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©Tom & Therisa Stack, Tom Stack & Associates
With palpable excitement in his eyes and voice, Fred King says, “It was probably the best thing that ever happened to us as an agency.” As wildlife area manager for the Montana Department of Fish, Wildlife & Parks (FWP), King helps manage some 135,000 acres of habitat owned by his agency, including the 6,500-acre Wall Creek Wildlife Management Area south of Ennis, Mont.

And “the best thing that ever happened,” in King’s opinion? Amazingly, he’s talking about his agency’s realization that livestock grazing can make a positive difference in the value of landscapes for wildlife.

Wait a minute—a wildlife area manager is extolling the positive benefits of livestock grazing? This contradicts the anti-rancher rhetoric we hear from many environmental groups. It flies in the face of King’s own agency’s image with Montana ranchers. And you’d never know about it by watching many of the agency’s actions. Yet this is what King is anxious to tell me—that in his view livestock can be good for wildlife and that wildlife managers should know it. It’s the ultimate message King has in mind when he calls to suggest that Range should tell its readers the story of the Wall Creek Wildlife Management Area.

Montana’s Fish, Wildlife & Parks department used sportsmen’s dollars to buy the Wall Creek Area in 1960. At the time, all it took was a now-nostalgic $57 per acre. Also at the time, one of the agency’s missions in making the purchase was “to get rid of cows,” assuming that doing so would improve the area’s value as winter range for elk.

Forty-two years ago, King explains, “everyone” thought livestock were necessarily obstructive to wildlife, especially to big game populations. But after 20 years of no cattle grazing, while elk populations had increased all over the state, including around Wall Creek, they weren’t using the area as expected and hoped. Instead, the elk often preferred forage on nearby Forest Service grazing allotments. Something was wrong with the presumption that the best thing for wildlife always means eliminating cattle.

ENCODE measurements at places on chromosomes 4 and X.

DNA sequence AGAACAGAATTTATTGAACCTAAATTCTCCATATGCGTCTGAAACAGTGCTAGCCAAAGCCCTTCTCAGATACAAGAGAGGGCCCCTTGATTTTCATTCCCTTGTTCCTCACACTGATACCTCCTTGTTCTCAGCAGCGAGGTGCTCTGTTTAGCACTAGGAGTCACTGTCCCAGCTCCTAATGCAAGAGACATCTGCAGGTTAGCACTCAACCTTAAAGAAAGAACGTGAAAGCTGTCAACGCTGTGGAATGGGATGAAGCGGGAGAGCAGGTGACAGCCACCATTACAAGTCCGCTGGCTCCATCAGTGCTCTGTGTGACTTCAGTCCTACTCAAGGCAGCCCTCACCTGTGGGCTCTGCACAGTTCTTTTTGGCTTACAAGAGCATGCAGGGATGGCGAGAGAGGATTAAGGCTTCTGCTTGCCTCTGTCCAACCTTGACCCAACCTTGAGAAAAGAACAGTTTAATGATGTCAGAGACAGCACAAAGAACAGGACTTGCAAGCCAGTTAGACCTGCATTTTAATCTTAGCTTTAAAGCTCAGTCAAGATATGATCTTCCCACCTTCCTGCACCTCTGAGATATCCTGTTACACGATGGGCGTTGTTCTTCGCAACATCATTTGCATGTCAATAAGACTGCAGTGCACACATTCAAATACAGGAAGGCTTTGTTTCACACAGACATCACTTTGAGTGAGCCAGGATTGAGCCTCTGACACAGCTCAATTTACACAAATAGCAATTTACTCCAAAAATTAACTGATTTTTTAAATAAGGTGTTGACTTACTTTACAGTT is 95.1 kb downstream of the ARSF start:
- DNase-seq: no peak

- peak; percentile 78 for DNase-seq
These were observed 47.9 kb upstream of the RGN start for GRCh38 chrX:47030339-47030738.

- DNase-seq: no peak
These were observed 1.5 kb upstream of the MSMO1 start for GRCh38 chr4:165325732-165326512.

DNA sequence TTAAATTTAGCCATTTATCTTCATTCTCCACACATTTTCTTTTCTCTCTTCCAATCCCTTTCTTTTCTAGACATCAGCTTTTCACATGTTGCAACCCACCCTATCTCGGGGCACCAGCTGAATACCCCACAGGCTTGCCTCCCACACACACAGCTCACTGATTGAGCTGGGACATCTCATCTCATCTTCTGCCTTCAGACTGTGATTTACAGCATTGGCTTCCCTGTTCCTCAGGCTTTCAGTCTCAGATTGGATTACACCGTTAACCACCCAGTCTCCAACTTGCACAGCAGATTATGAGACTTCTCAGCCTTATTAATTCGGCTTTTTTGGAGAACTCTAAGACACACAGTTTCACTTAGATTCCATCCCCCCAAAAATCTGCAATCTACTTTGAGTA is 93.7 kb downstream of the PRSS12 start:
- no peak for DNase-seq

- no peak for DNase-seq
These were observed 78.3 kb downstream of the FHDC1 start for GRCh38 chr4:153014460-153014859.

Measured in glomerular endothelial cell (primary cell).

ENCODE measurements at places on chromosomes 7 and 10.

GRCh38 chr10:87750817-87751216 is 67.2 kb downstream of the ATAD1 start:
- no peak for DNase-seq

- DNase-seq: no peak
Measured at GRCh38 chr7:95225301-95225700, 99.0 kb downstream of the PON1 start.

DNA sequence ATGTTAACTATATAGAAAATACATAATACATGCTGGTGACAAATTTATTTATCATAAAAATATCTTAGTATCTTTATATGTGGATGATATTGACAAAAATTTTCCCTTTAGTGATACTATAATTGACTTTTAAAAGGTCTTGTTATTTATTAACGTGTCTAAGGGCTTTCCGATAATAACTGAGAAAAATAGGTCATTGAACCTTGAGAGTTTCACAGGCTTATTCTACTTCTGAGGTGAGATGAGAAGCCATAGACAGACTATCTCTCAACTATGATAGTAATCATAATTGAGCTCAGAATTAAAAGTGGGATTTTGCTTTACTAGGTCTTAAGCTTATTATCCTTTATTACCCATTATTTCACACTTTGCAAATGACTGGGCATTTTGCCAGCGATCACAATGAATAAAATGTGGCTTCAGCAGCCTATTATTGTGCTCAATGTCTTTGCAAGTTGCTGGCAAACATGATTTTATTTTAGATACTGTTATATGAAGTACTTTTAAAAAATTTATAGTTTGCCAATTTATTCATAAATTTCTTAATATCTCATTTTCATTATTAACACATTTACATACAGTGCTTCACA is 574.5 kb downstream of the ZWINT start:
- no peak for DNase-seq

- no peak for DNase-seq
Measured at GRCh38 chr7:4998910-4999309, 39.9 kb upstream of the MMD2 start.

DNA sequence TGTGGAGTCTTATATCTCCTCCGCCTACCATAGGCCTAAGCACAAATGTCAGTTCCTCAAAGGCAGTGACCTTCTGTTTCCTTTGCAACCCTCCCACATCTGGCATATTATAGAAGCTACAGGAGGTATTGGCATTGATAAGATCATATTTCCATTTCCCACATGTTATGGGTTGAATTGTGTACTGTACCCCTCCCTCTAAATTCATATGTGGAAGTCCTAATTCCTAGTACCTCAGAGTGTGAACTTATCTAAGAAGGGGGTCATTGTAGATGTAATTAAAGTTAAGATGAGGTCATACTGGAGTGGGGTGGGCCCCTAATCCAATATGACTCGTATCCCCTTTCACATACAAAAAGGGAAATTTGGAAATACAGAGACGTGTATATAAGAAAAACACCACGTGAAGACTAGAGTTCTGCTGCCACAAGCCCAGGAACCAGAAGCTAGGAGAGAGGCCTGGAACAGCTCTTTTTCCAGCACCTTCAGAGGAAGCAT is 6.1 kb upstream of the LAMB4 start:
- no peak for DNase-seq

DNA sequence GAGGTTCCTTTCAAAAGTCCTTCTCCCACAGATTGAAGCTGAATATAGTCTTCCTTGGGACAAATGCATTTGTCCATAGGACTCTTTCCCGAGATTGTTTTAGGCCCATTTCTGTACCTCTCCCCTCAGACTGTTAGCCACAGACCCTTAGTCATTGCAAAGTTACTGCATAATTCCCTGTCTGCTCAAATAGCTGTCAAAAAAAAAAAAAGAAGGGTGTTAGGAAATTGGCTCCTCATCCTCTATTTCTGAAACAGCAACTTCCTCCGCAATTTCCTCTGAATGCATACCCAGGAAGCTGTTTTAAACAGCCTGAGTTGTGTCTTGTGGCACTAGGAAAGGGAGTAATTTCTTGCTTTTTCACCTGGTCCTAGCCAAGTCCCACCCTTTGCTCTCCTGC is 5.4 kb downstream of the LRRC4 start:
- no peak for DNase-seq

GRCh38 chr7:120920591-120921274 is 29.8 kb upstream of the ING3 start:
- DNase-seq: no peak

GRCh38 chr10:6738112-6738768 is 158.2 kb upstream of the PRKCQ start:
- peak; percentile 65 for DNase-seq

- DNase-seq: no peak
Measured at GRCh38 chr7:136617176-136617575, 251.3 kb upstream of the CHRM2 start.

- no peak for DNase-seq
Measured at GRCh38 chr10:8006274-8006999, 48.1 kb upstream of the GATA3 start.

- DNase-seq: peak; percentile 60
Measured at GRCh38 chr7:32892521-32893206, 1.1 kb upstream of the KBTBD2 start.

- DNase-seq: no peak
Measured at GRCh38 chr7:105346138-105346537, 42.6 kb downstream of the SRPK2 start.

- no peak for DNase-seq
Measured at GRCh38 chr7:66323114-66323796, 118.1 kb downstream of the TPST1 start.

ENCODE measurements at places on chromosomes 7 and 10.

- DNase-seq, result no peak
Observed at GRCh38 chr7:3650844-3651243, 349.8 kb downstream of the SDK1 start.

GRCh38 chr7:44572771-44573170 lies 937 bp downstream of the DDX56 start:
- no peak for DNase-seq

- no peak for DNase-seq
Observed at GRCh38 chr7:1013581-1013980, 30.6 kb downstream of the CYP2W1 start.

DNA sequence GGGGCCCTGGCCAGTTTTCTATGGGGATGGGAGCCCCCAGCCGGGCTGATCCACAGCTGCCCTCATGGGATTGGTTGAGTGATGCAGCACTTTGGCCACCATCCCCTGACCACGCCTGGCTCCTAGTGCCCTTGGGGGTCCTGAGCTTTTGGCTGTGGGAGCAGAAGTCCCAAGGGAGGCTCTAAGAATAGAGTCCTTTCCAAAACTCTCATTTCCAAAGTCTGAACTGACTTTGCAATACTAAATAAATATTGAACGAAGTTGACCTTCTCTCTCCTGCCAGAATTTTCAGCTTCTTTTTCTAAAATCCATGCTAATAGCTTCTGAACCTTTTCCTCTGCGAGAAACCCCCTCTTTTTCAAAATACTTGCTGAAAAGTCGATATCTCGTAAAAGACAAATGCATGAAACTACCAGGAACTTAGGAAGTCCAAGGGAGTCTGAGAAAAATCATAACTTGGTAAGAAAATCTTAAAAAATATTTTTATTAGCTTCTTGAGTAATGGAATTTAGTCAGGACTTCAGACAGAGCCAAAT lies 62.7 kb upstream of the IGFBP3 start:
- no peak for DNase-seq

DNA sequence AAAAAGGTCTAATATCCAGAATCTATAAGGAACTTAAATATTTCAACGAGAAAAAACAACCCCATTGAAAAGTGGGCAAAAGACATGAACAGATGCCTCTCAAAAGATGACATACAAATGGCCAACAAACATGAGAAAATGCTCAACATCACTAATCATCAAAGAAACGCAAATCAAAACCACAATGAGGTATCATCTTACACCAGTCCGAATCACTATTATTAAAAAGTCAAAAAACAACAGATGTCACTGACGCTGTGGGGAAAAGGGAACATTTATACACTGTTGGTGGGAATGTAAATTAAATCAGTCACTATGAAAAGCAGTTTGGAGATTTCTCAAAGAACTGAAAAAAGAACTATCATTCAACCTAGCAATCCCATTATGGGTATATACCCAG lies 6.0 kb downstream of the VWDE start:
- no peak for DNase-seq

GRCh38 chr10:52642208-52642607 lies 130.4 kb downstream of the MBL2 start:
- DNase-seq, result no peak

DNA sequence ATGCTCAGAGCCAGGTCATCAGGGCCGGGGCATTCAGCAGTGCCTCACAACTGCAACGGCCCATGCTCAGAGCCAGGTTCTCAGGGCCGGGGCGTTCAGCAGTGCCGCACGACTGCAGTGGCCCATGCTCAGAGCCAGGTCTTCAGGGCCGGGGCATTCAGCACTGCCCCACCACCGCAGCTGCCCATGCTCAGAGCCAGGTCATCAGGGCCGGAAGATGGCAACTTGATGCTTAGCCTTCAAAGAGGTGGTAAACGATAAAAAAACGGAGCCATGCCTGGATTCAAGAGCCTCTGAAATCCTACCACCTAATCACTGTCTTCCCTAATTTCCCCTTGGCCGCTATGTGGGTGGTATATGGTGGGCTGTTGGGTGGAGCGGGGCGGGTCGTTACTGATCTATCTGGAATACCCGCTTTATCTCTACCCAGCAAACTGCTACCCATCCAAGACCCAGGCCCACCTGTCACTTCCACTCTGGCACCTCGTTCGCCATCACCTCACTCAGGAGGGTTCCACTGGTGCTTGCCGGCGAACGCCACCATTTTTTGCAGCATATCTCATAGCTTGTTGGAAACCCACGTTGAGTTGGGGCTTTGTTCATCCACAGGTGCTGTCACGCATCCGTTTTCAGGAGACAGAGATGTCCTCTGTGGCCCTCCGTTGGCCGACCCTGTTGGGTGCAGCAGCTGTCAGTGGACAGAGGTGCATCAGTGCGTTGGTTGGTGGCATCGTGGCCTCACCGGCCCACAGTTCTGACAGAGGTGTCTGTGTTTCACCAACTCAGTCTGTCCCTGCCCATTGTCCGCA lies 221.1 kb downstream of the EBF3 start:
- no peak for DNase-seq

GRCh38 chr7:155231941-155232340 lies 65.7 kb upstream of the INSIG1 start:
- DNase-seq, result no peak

Meanwhile, King says, his agency had begun to see a different truth documented on other landscapes. And the reason for this learning was the same as the mechanism by which Montana ranchers, over the same general time period, were learning how to improve range conditions and their own bottom line at the same time. It was the research, work and lifelong commitment of August “Gus” Hormay, the “father of rest-rotation” grazing systems.

In 1975, after 15 years of no livestock grazing on the Wall Creek Area, FWP purchased other land for habitat—the 55,000-acre Mt. Haggin Wildlife Management Area, near Anaconda. As with Wall Creek, part of the agency’s agenda in buying Mt. Haggin was to eliminate livestock in favor of elk. But the Mt. Haggin purchase stipulated that an existing grazing contract would be allowed to play out for a final five years. King says the question the agency faced was how best to manage that continued grazing so as to minimize its assumed adverse effects on wildlife.